Step-By-Step Photos Of How This Guy Built A GIANT Game Of Connect 4.

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Using a laptop to do the grid layout was the first step. Two plywood sheets with 42 holes each had to be made.

Playing boardgames require patience, analytical, and strategic thinking to win everytime. A good game can keep kids and adults entertained for hours on end. Connect Four is one of those classic games that you are either naturally gifted at it or you keep playing with the hopes you will win the next time.

The purpose of the game is to drop your discs from the top columns to connect the same colours whether it’s diagonally, horizontally or vertically. According to die-hard fans, the person who has the first turn is capable of winning the game every time if done right.

One dad wanted to surprise his son with his own version of the game. Instead, of running to the store to purchased one, the man built his son his own personal and gigantic Connect Four game just in time for his birthday party. This may be one of those birthdays everyone is talking about years from now.


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Marking where the holes were made had to be precise so as not to waste material.

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He made a hole for each circle so the plywood would not wander off the table from the pressure of the hole saw.

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That's 42 holes per plywood.

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Holding the the drill with both hands was important. When the saw is cutting the hole there is no need to push through the plywood.

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When the saw breaks through the plywood, it's important to allow for the drill to stop turning before lifting it out of the hole.

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Gluing the columns in between the rows of circles.

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Next, he clamped the two panels together with the columns inside.

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He moved on to the frame of the board game by cutting them in the middle of the night.

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To create a contrast with the clear beech panels, the frame was painted in a cherry stain.

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Cutting a channel through two 1x3 then applying glue to the middle.

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Clamping both the frame and the panels together. The plywoods fit perfectly in the channel.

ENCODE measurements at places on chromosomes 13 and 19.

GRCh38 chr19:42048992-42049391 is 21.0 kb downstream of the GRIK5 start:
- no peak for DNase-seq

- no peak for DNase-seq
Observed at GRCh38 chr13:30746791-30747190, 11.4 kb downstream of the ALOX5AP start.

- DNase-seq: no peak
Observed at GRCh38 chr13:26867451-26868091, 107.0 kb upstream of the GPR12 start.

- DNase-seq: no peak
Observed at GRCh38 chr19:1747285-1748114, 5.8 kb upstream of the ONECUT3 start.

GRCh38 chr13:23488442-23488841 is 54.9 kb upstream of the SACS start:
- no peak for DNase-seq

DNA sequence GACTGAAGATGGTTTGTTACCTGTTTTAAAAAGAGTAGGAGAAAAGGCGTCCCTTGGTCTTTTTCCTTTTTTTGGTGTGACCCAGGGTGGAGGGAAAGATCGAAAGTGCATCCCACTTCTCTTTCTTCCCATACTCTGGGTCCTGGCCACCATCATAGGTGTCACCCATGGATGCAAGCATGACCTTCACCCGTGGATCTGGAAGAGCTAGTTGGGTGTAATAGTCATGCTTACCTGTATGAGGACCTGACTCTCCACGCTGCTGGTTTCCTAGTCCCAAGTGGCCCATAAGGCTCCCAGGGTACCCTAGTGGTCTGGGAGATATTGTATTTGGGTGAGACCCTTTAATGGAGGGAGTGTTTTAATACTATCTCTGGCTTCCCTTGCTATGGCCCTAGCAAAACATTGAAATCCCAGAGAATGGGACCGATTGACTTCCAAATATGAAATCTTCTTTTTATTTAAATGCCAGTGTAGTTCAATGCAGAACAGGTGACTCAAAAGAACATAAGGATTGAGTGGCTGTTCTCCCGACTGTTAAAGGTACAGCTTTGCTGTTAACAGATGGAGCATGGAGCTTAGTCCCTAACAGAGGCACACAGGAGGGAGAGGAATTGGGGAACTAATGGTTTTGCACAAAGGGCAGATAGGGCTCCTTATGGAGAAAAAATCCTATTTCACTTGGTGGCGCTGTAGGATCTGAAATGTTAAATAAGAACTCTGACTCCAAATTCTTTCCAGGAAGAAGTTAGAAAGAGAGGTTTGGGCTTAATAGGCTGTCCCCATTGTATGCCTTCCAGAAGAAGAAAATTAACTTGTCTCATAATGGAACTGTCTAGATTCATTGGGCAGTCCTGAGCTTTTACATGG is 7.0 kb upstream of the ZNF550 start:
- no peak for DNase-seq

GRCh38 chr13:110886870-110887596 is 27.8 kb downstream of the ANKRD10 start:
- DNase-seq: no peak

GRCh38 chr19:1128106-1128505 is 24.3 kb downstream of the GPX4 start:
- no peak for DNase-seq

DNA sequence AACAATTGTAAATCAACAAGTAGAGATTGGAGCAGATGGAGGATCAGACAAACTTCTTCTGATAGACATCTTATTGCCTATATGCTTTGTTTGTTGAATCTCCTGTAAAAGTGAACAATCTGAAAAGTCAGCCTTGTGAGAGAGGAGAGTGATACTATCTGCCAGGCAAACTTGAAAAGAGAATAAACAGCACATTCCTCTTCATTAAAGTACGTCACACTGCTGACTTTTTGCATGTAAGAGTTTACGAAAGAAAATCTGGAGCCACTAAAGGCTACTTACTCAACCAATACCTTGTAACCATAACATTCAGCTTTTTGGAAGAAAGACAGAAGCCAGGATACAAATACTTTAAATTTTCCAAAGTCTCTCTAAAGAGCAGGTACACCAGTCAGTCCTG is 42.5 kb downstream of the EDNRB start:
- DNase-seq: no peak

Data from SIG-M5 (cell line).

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The user bought seven inch cork trivets from IKEA to be used as the discs in the game. He spray painted them in red and left out to dry.

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Cutting the depth off a 1x2 for the top of the frame.

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Using a bandsaw, a bevel was cut in the middle to allow the checkers to fall in their columns.

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A vantage point of where the discs will fall into their designated channels.

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It's not enough to have the plywood sheets glued with the columns in the interior.

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The top of the frame needed channels where the discs will be dropped.

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The handy man used a milling machine to make the aluminum channel for the columns.

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Not everyone is going to have a milling machine. Other options to make this channel is to use a handheld router or a jigsaw machine. Certain home hardwares will also make the cuts if you call in advance.

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The metal rod passing through is the handle to be used to release the discs down once a line is completed.

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He finished by screwing two ball knobs on opposite sides of the panels.

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The final model is approximately 5 feet tall and 6 feet diagonally.

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The final product; a giant, life-size Connect Four game.

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